Harry Robert Hummer, Jr.
Virginia Loftis Harry Robert Hummer, Jr.
from Choctaw Circuit Court DR-10-025.01, DR-10-025.02
THOMPSON, PRESIDING JUDGE.
Loftis ("the mother") and Harry Robert Hummer, Jr.
("the father"), were divorced by a June 2008
judgment of the Chancery Court of Tipton, Tennessee. The
Tennessee divorce judgment, among other things, awarded
custody of the parties' three minor children to the
mother, awarded the father visitation, and ordered the father
to pay child support.
March 2010, the mother filed an action ("the 2010
modification action") in the Choctaw Circuit Court
("the trial court") seeking to modify the
child-support provisions of the Tennessee divorce judgment
and seeking an award of postminority support for the
parties' disabled son. At that time, the parties'
oldest child had reached the age of majority, and, therefore,
the 2010 modification action pertained to the parties'
younger two children. The 2010 modification action was
assigned case no. DR-10-025.00. On March 16, 2011, the trial
court entered an order granting a motion to withdraw a motion
to dismiss filed by the father in the 2010 modification
action and further granting the father's motion or
agreement to submit to the trial court's jurisdiction in
February 2, 2012, the trial court entered a judgment in the
2010 modification action in which it, among other things,
determined that the parties' son ("the adult
disabled son"), who by then was 19 years old, had
special needs that created a disability requiring that the
father's child-support obligation continue past the
son's age of majority. See Ex parte Brewington,
445 So.2d 294 (Ala. 1983) (holding that a trial court may
award postminority support for an adult child who is mentally
or physically disabled and, therefore, not capable of
self-support). Neither party appealed that February 2, 2012,
judgment entered in the 2010 modification action.
February 20, 2015, the mother filed in the trial court a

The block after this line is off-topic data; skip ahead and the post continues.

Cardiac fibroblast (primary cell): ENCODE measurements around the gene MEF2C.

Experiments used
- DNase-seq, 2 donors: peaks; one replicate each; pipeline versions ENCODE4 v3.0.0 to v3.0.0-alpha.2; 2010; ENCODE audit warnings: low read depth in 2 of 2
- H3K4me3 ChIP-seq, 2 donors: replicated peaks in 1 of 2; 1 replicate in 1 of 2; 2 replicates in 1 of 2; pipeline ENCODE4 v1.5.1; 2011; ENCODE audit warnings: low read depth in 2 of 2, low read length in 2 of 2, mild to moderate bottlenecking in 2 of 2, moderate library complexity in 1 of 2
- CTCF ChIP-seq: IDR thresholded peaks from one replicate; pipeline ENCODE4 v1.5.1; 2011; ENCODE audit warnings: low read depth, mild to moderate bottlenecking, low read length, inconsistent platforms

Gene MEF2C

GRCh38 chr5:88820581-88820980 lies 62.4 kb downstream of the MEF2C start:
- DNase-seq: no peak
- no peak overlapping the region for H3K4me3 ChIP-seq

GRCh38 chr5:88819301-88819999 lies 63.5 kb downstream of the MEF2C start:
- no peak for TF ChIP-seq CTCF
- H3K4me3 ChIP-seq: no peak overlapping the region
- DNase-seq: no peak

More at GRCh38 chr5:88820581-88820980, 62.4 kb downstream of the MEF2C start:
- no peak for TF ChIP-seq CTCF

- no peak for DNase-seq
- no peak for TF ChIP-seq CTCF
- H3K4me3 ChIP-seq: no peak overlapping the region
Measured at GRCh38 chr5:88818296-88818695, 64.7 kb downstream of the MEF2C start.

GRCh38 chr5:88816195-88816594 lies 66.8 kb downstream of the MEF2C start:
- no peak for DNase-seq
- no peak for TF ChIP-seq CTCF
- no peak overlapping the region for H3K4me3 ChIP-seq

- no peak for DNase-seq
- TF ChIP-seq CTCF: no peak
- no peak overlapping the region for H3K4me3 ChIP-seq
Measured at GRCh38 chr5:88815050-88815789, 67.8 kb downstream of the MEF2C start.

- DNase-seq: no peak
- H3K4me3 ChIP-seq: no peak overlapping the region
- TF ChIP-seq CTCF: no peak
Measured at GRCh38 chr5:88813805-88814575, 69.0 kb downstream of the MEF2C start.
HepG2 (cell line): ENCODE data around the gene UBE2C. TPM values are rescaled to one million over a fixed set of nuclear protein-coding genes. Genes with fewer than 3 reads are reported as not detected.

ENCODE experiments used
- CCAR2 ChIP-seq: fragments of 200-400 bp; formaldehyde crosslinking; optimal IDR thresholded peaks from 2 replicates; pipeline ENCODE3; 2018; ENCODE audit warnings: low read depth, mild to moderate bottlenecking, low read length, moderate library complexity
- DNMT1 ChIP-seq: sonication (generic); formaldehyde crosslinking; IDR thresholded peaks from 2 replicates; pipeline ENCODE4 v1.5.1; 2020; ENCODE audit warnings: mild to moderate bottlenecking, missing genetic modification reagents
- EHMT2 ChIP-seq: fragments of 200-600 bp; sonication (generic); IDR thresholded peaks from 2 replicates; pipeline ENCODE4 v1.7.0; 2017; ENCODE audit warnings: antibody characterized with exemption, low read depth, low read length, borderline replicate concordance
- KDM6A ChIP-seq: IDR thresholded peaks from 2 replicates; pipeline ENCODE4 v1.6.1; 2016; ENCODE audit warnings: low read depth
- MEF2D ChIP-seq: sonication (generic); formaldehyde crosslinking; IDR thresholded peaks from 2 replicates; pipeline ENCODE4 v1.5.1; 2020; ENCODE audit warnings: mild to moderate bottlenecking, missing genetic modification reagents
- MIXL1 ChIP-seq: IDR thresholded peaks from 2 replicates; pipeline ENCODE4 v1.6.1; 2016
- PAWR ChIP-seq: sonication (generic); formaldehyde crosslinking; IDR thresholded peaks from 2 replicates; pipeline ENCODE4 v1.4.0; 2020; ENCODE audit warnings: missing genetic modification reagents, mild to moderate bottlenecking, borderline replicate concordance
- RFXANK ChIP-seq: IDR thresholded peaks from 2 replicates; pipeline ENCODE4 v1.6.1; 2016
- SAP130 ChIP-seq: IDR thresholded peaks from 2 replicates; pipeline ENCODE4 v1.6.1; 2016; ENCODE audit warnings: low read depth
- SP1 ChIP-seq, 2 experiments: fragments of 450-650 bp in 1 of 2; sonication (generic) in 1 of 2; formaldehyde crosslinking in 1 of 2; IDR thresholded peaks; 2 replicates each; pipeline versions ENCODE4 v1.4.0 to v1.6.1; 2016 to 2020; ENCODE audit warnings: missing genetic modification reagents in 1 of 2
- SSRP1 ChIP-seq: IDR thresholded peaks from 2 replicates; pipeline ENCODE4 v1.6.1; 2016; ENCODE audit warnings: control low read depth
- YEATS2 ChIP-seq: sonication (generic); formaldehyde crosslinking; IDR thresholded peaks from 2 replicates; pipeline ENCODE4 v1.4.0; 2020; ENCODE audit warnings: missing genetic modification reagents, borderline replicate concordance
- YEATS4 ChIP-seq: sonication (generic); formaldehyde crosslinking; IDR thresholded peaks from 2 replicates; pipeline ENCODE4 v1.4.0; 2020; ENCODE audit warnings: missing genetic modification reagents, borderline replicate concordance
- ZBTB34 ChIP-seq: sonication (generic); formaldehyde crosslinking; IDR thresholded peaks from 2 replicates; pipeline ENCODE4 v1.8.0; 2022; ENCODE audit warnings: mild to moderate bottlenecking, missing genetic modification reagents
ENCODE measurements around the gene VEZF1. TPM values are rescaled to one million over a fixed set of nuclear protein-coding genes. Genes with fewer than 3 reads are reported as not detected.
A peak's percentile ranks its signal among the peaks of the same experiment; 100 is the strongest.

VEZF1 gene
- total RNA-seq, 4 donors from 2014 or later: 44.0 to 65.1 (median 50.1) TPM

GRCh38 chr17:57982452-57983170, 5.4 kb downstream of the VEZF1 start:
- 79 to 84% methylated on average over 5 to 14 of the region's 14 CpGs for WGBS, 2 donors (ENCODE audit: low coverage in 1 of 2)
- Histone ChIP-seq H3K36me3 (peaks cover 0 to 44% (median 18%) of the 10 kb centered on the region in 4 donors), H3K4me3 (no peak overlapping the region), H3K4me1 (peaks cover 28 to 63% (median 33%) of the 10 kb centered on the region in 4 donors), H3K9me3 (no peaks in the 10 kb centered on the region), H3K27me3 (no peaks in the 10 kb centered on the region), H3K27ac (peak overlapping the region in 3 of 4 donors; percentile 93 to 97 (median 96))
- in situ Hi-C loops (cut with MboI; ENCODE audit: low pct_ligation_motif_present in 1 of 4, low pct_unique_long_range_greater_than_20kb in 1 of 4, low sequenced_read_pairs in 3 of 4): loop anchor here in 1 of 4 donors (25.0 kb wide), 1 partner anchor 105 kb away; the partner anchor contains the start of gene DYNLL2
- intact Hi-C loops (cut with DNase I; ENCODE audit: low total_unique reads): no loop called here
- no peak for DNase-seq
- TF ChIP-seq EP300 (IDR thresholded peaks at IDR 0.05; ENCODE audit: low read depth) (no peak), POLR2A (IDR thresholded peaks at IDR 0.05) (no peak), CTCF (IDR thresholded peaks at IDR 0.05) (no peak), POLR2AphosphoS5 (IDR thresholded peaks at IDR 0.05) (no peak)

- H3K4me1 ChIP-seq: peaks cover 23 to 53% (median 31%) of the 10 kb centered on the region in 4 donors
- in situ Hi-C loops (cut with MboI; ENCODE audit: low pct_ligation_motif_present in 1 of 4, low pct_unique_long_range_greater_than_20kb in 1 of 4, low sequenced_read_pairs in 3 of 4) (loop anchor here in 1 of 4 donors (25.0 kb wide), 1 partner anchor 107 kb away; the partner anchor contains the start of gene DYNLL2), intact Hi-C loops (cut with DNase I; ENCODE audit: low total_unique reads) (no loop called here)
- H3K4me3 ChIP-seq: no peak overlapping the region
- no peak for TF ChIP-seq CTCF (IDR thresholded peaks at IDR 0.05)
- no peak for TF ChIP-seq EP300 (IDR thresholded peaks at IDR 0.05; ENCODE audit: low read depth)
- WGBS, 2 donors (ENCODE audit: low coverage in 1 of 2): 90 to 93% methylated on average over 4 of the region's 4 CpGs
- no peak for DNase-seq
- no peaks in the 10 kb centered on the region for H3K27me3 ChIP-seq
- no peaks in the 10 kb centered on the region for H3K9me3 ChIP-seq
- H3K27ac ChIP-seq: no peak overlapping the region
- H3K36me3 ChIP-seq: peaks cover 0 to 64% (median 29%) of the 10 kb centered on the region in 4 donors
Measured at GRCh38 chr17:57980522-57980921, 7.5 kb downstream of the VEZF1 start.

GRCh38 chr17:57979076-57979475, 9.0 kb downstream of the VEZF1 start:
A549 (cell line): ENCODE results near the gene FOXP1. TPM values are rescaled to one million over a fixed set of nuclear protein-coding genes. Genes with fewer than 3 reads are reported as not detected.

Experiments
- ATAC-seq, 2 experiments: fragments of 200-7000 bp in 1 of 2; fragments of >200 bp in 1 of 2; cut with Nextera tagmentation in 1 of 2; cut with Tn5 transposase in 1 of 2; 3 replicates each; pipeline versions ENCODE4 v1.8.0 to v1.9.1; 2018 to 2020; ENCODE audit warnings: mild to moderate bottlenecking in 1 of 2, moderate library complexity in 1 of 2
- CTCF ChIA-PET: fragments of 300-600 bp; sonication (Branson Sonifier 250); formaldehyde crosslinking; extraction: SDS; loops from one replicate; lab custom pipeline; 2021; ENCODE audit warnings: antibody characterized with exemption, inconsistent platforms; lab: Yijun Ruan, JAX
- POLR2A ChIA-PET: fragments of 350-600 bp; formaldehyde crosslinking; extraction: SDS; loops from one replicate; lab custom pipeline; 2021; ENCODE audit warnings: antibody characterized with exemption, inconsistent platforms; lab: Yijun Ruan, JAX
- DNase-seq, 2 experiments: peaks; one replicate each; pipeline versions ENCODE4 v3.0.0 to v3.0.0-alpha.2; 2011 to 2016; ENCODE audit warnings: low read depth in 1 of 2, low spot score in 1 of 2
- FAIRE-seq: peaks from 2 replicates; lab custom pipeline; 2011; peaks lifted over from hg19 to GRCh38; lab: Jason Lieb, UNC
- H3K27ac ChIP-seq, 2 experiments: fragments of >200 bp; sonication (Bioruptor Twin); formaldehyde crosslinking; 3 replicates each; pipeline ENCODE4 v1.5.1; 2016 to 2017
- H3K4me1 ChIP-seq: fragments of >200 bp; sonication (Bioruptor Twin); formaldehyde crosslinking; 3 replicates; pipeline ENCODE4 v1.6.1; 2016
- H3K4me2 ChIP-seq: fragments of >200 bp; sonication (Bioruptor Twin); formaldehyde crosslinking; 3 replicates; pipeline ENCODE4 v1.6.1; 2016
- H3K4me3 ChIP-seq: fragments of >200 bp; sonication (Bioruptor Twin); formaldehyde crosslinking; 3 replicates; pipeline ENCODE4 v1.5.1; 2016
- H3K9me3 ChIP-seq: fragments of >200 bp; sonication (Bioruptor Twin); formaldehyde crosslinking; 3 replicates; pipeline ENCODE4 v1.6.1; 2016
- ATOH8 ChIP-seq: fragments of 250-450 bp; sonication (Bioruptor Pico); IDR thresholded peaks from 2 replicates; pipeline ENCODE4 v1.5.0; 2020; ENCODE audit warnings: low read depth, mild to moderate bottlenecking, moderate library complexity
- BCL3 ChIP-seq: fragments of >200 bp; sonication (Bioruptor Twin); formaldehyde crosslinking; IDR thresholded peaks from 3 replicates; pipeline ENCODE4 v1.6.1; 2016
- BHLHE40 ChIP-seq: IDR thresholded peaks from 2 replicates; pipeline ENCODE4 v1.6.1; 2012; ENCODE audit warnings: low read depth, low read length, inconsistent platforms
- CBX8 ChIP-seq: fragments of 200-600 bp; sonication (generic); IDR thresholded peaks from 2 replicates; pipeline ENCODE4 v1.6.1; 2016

petition seeking to enforce the father's child-support
obligation for the parties' adult disabled son and the
parties' youngest child, who, at that time, was still a
minor. In that petition, the mother also mentioned seeking
enforcement of the property-division portion of the Tennessee
divorce judgment, but the record contains no other mention of
that claim, and, therefore, it appears that the mother
abandoned that claim. The mother also sought an award of an
attorney fee. The trial-court clerk assigned that action case
father answered in case no. DR-10-025.01, denying liability,
and he counterclaimed, seeking a modification of his
child-support obligation. In pertinent part, the father
alleged that there had been a material change in
circumstances because, he said, the adult disabled son was
capable of self-support and was, therefore, no longer
entitled to postminority support. The father also sought an
award of an attorney fee.
part of his counterclaim, the father sought an independent
psychiatric evaluation of the adult disabled son, and the
trial court granted that request. A discovery dispute between
the parties as to that evaluation occurred, and the father
sought and obtained from the trial court an order compelling
the mother's cooperation in obtaining the ordered
evaluation. We note that each party sought to have the other
held in contempt or sought sanctions with regard to the
other's conduct during the pendency of this litigation
and that, ultimately, in its judgment the trial court denied
all pending contempt claims asserted by the parties.
March 3, 2015, the father initiated a separate action in the